Pasco County schools superintendent Kurt Browning says he’s growing increasingly frustrated at the lack of action on his proposal to boost teacher pay over the next two years.
“They won’t come to the table,” Browning said, referring to the United School Employees of Pasco bargaining team. “How can I have a conversation with myself?”
USEP leaders so far have shown little inclination to accept Browning’s proposal, which would generate millions of dollars toward pay by cutting about 200 middle and high school teacher positions and having those who remain teach six periods daily instead of five.
But they have not refused to talk, union chief operating officer Jim Ciadella stressed.
“The district has not invited us to the table to formally discuss this proposal,” Ciadella said. “We are not standing in the way of anything.”
He noted the idea — a revised version of a plan that gained no traction a year ago — has been presented only as a concept at a June School Board meeting, on a website distributed to employees, and through general conversations. The USEP wants to discuss alternatives, he added, but also wants to hear from members for whom it bargains.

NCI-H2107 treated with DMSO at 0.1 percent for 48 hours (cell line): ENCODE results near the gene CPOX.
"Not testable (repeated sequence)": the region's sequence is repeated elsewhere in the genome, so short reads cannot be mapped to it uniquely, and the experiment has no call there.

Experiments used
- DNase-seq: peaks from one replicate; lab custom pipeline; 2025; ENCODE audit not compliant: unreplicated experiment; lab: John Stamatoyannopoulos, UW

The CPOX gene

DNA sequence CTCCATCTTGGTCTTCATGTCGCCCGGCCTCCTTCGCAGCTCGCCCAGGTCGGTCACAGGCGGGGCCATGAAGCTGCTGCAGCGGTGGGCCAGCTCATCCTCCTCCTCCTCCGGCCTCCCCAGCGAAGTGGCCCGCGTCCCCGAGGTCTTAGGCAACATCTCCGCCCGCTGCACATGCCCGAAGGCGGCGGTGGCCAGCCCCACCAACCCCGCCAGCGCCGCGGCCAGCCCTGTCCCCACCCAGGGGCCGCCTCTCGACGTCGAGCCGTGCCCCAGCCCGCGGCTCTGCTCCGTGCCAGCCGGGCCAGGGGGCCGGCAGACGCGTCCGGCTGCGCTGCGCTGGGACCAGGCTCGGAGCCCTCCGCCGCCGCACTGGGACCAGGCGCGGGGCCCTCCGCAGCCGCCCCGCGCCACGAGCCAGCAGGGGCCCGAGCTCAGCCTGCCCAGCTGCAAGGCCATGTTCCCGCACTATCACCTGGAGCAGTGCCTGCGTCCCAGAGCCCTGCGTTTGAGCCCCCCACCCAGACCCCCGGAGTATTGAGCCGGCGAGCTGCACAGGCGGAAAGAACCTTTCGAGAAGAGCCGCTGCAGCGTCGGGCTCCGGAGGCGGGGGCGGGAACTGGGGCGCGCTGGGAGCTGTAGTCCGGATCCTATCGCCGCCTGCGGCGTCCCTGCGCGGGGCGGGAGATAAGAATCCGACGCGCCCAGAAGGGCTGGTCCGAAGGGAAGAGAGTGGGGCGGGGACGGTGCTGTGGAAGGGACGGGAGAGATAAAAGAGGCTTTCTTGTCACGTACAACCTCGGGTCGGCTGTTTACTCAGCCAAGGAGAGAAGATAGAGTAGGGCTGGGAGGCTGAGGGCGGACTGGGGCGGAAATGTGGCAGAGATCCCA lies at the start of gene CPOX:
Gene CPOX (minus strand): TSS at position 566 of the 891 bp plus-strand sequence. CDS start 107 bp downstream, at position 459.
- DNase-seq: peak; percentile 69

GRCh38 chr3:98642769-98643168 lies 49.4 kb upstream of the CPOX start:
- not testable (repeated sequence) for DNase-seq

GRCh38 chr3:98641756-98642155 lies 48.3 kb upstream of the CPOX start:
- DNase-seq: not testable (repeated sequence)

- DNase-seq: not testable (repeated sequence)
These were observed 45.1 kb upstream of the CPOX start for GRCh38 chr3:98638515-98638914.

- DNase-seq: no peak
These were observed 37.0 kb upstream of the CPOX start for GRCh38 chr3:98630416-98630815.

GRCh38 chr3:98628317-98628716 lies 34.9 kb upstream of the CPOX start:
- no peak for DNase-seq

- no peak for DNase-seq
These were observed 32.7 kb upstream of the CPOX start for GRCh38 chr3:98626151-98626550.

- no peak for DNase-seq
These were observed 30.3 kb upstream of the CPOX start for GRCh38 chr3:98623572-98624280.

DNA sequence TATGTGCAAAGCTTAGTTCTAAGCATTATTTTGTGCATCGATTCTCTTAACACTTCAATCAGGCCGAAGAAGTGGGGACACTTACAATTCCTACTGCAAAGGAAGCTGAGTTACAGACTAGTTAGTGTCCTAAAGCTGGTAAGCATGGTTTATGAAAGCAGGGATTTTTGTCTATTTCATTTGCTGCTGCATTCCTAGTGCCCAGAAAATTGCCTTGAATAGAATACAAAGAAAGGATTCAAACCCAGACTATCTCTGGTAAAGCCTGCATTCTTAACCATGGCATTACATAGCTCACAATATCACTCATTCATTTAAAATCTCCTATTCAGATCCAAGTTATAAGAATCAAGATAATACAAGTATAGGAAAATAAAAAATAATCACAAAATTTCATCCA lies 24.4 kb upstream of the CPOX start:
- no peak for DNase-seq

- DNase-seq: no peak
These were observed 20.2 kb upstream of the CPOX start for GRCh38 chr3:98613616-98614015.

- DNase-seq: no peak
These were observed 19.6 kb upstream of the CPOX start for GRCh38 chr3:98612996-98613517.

“We are in the middle of, and will hear information this week from, a survey we distributed to almost 1,800 secondary teachers to get their input,” Ciadella said. “Our survey will help us determine how we proceed, or do we proceed.”
Browning contended that the USEP members need to have more information before they can come to an opinion on whether they like the pay plan. And that, he said, requires conversations rather than surveys and websites.
“We’re talking about what it might look like,” Browning said. “I cannot even get the union to come to the table and talk about what it might look like. I can’t get them there. Time is ticking.”
If this effort fails, he continued, it might be too late for Pasco schools — with one of the lowest teacher pay rates in the state — to catch up and become competitive.
USEP president Don Peace has encouraged the administration and board several times to ask voters to increase local property taxes, as Pinellas County has done, to bolster the money available for salaries. Browning said he was not ready to make that request before delving into other possibilities, such as his contentious “six of six” plan.
“I’m not going to do it,” he said.
Ciadella said the USEP continues to vet ideas that could lead to improved pay. And if Browning wants to negotiate over the latest proposal, he suggested, maybe a formal request would help.